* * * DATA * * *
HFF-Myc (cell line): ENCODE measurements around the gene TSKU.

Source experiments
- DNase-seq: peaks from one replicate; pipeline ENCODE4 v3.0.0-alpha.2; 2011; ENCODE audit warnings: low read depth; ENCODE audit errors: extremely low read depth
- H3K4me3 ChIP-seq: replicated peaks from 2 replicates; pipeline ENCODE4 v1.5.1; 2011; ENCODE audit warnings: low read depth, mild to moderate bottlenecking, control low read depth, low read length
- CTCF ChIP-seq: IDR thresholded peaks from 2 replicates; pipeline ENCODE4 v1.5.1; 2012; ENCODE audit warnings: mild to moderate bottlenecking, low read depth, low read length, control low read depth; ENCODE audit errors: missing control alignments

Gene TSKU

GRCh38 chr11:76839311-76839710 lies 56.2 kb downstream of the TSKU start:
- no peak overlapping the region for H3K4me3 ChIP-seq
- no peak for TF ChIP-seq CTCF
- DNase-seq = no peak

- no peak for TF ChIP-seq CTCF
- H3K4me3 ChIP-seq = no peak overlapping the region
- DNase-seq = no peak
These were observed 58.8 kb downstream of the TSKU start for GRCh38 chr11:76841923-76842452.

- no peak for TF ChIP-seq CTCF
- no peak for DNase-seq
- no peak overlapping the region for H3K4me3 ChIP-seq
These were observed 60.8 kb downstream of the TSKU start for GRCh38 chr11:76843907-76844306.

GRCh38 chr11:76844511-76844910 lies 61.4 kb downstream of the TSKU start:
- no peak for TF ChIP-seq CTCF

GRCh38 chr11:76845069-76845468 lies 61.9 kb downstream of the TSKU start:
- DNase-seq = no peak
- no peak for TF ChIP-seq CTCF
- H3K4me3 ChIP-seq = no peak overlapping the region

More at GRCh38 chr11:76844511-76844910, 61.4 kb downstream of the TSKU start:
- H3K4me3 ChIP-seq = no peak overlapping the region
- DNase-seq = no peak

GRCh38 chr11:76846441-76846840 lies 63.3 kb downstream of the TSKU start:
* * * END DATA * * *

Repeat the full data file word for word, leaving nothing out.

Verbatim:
HFF-Myc (cell line): ENCODE measurements around the gene TSKU.

Source experiments
- DNase-seq: peaks from one replicate; pipeline ENCODE4 v3.0.0-alpha.2; 2011; ENCODE audit warnings: low read depth; ENCODE audit errors: extremely low read depth
- H3K4me3 ChIP-seq: replicated peaks from 2 replicates; pipeline ENCODE4 v1.5.1; 2011; ENCODE audit warnings: low read depth, mild to moderate bottlenecking, control low read depth, low read length
- CTCF ChIP-seq: IDR thresholded peaks from 2 replicates; pipeline ENCODE4 v1.5.1; 2012; ENCODE audit warnings: mild to moderate bottlenecking, low read depth, low read length, control low read depth; ENCODE audit errors: missing control alignments

Gene TSKU

GRCh38 chr11:76839311-76839710 lies 56.2 kb downstream of the TSKU start:
- no peak overlapping the region for H3K4me3 ChIP-seq
- no peak for TF ChIP-seq CTCF
- DNase-seq = no peak

- no peak for TF ChIP-seq CTCF
- H3K4me3 ChIP-seq = no peak overlapping the region
- DNase-seq = no peak
These were observed 58.8 kb downstream of the TSKU start for GRCh38 chr11:76841923-76842452.

- no peak for TF ChIP-seq CTCF
- no peak for DNase-seq
- no peak overlapping the region for H3K4me3 ChIP-seq
These were observed 60.8 kb downstream of the TSKU start for GRCh38 chr11:76843907-76844306.

GRCh38 chr11:76844511-76844910 lies 61.4 kb downstream of the TSKU start:
- no peak for TF ChIP-seq CTCF

GRCh38 chr11:76845069-76845468 lies 61.9 kb downstream of the TSKU start:
- DNase-seq = no peak
- no peak for TF ChIP-seq CTCF
- H3K4me3 ChIP-seq = no peak overlapping the region

More at GRCh38 chr11:76844511-76844910, 61.4 kb downstream of the TSKU start:
- H3K4me3 ChIP-seq = no peak overlapping the region
- DNase-seq = no peak

GRCh38 chr11:76846441-76846840 lies 63.3 kb downstream of the TSKU start: